The World Health Organization (WHO) declared a global health emergency Saturday because of monkeypox. An overview of critical issues surrounding the disease.
Everyone should know this early symptom
Nearly 16,000 cases of monkeypox have been reported in 72 countries worldwide since early May, according to the latest data. According to the Health Ministry, 99 cases have been reported in Austria. The World Health Organization (WHO) declared an international health emergency on Saturday.
What is monkeypox?
Monkeypox is an infectious disease transmitted initially primarily by viruses from animals to humans. In Africa, monkeypox has been found in many different animals, most notably rodents and several species of monkeys. The viruses can also be passed from person to person.
In 1970, monkeypox was first detected in humans in Zaire, now the Democratic Republic of Congo, a region where smallpox had been eradicated two years earlier. In spring 2003, the first cases were reported outside Africa, in the United States. Since May, they have been spreading to other countries, especially in Western Europe.
What symptoms can occur?
Symptoms are similar to those of smallpox. They include fever, headache, muscle pain, chills, and swollen lymph nodes. Sometimes very painful skin lesions develop in the form of spots and blemishes that crust over and fall off over time.
The rash occurs mainly on the face, palms, and soles of the feet. However, skin and mucosal changes on the mouth, genitals, and eyes are also possible. The skin lesions usually last between two and four weeks and heal independently without treatment.
How is monkeypox transmitted?
Humans can become infected with the virus through contact with sick animals’ blood and other body fluids. Transmission from person to person is only possible through close contact. In this case, the virus is transmitted through droplet infection, wounds, blister contents, and scabs on the skin or body fluids such as saliva. According to one study, 95 percent of current monkeypox cases are due to sexual contact. Pregnant women who have contracted monkeypox can pass the virus to their unborn child. Infection of the baby is also possible at birth.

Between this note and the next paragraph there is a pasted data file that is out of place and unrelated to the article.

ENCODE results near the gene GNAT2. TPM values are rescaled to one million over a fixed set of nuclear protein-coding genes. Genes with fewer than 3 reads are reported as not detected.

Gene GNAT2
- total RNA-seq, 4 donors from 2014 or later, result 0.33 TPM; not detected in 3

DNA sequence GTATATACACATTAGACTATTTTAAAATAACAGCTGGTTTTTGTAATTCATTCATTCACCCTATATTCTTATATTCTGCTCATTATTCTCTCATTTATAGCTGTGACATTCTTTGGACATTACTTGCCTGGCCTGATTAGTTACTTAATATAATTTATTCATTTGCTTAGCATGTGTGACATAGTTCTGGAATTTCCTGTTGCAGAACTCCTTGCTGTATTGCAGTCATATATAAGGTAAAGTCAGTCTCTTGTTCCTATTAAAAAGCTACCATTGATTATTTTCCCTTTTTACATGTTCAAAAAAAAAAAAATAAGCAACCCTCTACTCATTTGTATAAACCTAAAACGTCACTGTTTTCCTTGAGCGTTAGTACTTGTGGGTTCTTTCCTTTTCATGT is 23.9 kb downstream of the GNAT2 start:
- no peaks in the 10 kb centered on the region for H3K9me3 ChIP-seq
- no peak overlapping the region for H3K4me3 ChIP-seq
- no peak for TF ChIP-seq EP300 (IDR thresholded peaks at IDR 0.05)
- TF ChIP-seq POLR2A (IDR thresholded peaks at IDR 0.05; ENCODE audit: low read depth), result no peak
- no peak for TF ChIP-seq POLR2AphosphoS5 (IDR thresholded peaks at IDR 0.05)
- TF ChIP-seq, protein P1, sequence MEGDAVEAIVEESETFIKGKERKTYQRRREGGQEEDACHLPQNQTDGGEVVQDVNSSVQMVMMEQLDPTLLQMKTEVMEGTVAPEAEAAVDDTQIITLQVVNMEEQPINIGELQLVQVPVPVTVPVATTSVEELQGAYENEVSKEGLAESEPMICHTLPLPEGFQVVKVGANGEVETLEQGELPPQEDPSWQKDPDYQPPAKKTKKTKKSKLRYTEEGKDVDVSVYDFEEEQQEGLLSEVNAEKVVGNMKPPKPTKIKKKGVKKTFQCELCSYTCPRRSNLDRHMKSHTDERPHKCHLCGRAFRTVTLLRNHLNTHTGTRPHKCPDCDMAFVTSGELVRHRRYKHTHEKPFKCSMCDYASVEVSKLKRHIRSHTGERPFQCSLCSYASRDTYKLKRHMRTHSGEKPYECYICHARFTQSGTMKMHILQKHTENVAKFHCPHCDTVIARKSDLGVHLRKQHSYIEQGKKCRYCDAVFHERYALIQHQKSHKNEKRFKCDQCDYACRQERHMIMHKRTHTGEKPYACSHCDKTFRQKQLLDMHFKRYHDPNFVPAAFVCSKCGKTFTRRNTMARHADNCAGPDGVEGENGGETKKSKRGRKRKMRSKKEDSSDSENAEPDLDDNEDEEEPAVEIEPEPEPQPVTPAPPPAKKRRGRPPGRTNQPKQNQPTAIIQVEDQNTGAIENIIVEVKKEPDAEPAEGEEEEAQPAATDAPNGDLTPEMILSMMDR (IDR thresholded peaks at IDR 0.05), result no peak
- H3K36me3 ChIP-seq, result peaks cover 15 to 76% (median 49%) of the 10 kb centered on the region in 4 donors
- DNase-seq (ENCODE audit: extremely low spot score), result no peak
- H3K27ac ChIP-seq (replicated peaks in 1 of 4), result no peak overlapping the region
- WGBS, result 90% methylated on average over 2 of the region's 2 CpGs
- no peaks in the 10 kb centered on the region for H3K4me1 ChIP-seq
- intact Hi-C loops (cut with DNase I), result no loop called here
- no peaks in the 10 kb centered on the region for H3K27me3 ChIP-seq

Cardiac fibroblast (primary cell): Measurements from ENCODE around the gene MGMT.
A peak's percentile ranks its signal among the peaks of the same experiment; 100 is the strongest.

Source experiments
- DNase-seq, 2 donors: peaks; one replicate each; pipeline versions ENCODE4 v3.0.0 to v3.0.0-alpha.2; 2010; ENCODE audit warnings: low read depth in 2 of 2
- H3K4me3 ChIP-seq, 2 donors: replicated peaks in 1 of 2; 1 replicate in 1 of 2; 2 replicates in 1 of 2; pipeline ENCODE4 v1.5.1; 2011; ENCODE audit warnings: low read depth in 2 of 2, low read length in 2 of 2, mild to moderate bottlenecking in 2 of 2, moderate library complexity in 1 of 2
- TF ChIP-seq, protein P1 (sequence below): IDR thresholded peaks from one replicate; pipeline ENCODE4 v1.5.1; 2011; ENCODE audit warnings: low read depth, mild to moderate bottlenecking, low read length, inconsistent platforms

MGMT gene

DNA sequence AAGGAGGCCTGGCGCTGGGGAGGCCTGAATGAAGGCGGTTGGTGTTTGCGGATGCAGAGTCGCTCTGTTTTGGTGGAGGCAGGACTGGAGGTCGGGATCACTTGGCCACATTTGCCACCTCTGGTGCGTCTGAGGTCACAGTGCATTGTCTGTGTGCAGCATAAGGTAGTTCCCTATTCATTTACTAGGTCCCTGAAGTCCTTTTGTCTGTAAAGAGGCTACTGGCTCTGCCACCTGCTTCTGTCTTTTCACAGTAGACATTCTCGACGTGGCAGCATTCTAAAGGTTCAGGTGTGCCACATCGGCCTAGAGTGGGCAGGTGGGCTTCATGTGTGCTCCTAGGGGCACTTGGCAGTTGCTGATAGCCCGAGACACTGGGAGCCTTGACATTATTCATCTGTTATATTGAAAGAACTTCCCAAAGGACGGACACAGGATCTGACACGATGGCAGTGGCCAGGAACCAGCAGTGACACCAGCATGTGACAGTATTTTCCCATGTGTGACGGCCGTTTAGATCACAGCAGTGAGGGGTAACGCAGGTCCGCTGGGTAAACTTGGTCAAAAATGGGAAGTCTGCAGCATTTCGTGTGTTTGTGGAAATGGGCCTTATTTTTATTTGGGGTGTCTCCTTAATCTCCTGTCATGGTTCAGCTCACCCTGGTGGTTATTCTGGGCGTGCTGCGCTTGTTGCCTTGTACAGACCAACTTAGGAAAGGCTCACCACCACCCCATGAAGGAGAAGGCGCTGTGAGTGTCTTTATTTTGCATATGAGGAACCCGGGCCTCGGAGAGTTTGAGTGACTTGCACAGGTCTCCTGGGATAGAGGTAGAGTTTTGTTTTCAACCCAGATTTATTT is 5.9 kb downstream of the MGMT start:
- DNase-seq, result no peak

How dangerous is monkeypox?
Usually, symptoms last two to four weeks. Infected people can infect others as long as they have symptoms. Unlike human smallpox, which has been eradicated since 1980, monkeypox is usually much milder. Most people recover within several weeks.
However, severe courses can occur in some affected individuals. In particular, newborns, children, pregnant women, the elderly, and people with immune deficiencies can become severely ill. Possible complications include skin infections, pneumonia, confusion, and eye infections that can lead to vision loss. The amount of viruses a patient has been exposed to also plays a role in the course of the disease.
Is there a treatment or vaccination?
Primarily, symptoms are treated. A drug developed for the treatment of so-called orthodox was also recently approved in the EU for monkeypox. General smallpox vaccination has also been shown to be 85 percent effective against monkeypox. However, smallpox vaccination has not been used for some time, as the disease has been eradicated for more than 40 years.
The procurement of vaccines against monkeypox is carried out in a collaborative process at the European level, organized through the health agency HERA. On Tuesday, the first shipment of 2,340 doses of the vaccine arrived in Austria. Another enormous load of the Imvanex or Jynneos vaccines is expected in the coming weeks, the Health Ministry reported.
The National Vaccination Panel currently recommends vaccination only for certain risk groups. Available doses are used as postexposure prophylaxis after contact with an ill person for specialized laboratory personnel and health care workers at high risk of exposure. Depending on availability, individuals with individual risk behaviors may be subsequently offered vaccination. Risk behavior occurs when individuals have frequently changing sexual contact. In Austria, monkeypox currently affects men with same-sex partners in particular.
- sources: vienna.at/APA/picture: pixabay.com
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